First, the lobbyist stopped a bill dealing with dog breeders -- after Senate leaders scheduled it for a vote.
A few hours later, John Hohenwarter persuaded senators to stay after midnight to strip language out of a another bill -- an amendment backed by county sheriffs that would have increased fees for concealed-carry licenses by $8 -- after the bill already had passed the Senate by an overwhelming margin.
Not a bad night's work for a lobbyist who never set foot inside the Statehouse.
When you represent the National Rifle Association, sometimes all you need is a phone -- and lawmakers willing to take your call even during legislative sessions.
Some might argue that the NRA's national influence diminished after gun-rights attacks had little effect on President-elect Barack Obama's victory, and because congressional Democrats built bigger majorities while largely ignoring gun issues in their campaigns.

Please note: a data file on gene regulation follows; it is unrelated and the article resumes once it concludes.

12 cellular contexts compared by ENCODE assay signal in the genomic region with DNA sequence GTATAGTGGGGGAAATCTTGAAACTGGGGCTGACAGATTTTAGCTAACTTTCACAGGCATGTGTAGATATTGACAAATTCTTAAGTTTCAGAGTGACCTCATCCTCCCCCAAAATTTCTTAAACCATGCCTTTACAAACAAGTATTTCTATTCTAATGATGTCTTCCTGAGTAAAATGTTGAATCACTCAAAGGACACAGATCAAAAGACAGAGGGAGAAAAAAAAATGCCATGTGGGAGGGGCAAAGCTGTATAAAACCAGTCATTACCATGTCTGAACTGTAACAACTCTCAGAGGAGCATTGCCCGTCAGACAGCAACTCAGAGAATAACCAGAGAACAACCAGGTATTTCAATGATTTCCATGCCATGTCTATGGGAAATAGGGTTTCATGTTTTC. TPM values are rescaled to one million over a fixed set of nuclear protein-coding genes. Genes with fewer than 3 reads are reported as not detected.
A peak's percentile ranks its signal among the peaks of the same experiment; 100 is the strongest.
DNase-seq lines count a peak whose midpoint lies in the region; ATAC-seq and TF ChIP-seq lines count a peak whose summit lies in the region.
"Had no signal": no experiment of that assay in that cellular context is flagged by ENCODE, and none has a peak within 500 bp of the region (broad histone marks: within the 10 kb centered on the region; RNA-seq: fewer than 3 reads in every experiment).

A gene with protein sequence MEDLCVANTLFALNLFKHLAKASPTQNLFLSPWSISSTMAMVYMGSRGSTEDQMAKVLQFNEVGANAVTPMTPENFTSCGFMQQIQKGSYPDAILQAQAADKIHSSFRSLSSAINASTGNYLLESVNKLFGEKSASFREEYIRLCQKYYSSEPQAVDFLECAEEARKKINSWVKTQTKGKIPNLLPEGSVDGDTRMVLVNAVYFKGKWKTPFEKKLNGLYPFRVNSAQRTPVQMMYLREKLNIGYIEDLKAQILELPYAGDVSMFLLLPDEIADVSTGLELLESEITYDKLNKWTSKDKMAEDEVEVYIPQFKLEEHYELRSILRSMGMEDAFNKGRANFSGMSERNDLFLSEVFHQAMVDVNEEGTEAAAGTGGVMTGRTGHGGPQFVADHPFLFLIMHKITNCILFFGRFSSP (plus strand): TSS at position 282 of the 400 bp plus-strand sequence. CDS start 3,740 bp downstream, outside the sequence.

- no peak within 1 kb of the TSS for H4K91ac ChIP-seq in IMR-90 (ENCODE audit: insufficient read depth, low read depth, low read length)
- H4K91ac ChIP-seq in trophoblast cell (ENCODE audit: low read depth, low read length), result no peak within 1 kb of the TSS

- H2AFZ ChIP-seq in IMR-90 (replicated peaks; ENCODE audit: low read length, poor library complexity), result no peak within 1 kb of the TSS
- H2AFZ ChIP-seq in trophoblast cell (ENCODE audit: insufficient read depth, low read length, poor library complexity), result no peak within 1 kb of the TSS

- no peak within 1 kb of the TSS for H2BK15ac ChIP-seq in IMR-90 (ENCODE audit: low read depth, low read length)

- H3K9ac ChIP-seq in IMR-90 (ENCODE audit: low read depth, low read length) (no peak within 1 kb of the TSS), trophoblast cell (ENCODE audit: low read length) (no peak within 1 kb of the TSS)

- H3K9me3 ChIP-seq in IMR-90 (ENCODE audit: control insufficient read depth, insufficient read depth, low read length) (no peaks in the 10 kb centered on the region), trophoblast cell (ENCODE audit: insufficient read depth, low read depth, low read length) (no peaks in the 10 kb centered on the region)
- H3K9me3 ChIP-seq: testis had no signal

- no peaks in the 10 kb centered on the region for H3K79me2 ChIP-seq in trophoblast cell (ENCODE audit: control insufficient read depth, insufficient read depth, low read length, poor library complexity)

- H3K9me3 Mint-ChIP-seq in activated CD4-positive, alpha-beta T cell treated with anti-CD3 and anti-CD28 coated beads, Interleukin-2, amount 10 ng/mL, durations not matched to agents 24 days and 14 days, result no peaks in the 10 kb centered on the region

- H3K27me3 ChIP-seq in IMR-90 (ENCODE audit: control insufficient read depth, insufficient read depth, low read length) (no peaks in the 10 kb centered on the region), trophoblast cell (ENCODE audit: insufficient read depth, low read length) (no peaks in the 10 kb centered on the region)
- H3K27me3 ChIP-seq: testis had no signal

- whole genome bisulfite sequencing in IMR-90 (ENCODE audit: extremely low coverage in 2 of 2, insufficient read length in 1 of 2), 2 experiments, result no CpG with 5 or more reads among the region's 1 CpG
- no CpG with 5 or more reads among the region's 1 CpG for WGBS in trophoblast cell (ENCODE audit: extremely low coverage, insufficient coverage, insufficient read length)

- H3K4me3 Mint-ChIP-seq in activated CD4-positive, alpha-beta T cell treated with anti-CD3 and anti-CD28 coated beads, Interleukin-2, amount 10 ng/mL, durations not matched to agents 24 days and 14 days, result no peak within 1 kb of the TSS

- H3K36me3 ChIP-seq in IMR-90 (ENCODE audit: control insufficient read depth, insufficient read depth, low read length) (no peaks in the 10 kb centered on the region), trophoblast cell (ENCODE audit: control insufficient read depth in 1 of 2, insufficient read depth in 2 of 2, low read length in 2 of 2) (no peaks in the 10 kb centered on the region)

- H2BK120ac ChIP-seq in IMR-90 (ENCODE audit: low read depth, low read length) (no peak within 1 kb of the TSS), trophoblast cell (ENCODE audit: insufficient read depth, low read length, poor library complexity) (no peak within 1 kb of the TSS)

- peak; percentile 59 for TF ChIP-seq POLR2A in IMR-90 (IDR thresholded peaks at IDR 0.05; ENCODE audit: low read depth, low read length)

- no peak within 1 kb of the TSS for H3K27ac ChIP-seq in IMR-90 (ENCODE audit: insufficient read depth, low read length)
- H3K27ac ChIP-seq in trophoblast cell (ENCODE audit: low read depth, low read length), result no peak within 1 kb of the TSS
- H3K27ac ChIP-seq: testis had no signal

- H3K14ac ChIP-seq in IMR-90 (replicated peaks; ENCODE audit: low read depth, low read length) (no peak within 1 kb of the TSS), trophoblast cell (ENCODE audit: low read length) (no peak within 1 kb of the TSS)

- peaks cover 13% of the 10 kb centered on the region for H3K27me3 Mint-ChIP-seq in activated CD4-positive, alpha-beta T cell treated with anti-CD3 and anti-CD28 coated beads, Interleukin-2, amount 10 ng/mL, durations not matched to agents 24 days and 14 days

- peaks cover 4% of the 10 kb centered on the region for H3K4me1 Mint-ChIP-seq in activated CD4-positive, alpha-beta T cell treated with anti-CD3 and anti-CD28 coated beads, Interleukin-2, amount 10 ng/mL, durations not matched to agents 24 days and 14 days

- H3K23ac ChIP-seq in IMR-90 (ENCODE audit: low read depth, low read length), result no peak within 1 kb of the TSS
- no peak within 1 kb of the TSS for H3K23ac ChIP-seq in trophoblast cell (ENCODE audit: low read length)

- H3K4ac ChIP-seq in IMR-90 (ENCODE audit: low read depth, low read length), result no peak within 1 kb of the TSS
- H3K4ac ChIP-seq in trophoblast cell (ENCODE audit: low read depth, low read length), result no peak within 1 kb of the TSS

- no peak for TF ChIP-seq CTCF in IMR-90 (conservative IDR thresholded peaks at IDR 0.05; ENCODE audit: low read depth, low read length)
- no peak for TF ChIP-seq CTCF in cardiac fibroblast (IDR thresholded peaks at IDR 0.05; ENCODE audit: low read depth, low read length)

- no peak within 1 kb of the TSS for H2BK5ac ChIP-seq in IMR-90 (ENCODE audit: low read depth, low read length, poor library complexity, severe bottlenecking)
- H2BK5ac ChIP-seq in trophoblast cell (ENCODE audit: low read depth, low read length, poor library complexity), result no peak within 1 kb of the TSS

But the NRA's clout remains rock solid inside the Ohio Statehouse, even on bills that do not directly affect gun rights.
Article here. Robust gun rights organizations, of which the NRA is the 800 pound gorilla in the room, will likely be needed more than ever in the coming years. Gun owners should support as many of them as they can, including NRA (and their lobbying arm, NRA-ILA), GOA (Gunowners of America), JPFO (Jews for the preservation of fireams ownership), etc.